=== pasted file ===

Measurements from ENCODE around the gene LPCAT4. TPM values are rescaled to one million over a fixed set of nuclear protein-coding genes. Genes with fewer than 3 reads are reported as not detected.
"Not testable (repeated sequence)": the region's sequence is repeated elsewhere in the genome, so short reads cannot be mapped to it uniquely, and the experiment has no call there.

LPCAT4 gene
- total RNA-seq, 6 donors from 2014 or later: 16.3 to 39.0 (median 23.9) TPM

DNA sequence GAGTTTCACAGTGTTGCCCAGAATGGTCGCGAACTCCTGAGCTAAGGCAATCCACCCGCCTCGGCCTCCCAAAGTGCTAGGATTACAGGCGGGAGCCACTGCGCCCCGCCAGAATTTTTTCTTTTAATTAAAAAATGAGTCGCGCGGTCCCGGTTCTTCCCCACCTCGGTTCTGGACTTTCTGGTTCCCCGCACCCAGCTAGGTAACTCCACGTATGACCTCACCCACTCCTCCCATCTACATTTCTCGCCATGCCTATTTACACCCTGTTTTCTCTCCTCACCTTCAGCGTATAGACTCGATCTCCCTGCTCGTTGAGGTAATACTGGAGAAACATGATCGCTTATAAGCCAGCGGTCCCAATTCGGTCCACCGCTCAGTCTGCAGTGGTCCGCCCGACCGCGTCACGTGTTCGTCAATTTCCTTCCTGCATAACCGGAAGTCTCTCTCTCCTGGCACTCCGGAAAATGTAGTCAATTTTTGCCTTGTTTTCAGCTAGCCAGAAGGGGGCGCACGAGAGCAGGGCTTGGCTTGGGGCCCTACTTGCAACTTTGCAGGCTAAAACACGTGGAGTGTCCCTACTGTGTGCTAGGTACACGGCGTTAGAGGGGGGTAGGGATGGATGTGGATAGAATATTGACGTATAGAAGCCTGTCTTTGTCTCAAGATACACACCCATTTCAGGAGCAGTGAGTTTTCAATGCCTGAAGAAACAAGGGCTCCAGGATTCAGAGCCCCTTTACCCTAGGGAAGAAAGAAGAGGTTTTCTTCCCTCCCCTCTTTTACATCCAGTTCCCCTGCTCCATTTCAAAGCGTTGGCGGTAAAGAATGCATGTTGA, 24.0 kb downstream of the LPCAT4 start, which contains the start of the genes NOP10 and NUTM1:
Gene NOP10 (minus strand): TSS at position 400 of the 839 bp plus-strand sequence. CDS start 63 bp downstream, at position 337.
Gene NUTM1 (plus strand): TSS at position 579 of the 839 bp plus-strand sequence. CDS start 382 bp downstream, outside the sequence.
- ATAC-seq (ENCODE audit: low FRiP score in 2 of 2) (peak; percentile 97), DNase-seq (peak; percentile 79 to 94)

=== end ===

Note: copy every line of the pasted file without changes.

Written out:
Measurements from ENCODE around the gene LPCAT4. TPM values are rescaled to one million over a fixed set of nuclear protein-coding genes. Genes with fewer than 3 reads are reported as not detected.
"Not testable (repeated sequence)": the region's sequence is repeated elsewhere in the genome, so short reads cannot be mapped to it uniquely, and the experiment has no call there.

LPCAT4 gene
- total RNA-seq, 6 donors from 2014 or later: 16.3 to 39.0 (median 23.9) TPM

DNA sequence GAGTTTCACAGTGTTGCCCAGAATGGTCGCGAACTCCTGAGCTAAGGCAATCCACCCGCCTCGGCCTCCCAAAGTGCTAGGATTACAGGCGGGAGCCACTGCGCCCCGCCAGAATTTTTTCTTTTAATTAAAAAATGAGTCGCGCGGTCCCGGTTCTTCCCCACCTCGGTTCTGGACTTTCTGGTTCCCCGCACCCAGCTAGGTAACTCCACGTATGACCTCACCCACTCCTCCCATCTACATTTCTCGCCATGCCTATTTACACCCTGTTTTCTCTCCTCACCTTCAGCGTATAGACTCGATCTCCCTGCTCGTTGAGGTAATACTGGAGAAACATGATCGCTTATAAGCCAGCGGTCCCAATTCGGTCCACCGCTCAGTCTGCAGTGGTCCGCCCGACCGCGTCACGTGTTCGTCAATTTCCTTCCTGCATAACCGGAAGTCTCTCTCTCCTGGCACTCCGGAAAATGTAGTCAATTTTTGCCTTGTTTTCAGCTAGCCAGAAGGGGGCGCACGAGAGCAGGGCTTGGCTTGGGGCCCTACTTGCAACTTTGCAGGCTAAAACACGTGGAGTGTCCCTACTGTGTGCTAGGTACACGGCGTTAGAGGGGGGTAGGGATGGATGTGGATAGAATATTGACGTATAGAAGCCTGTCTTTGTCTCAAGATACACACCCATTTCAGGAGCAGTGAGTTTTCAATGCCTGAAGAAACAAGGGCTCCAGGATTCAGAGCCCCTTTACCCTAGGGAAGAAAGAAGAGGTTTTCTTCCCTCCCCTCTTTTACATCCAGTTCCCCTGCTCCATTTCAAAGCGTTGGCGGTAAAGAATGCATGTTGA, 24.0 kb downstream of the LPCAT4 start, which contains the start of the genes NOP10 and NUTM1:
Gene NOP10 (minus strand): TSS at position 400 of the 839 bp plus-strand sequence. CDS start 63 bp downstream, at position 337.
Gene NUTM1 (plus strand): TSS at position 579 of the 839 bp plus-strand sequence. CDS start 382 bp downstream, outside the sequence.
- ATAC-seq (ENCODE audit: low FRiP score in 2 of 2) (peak; percentile 97), DNase-seq (peak; percentile 79 to 94)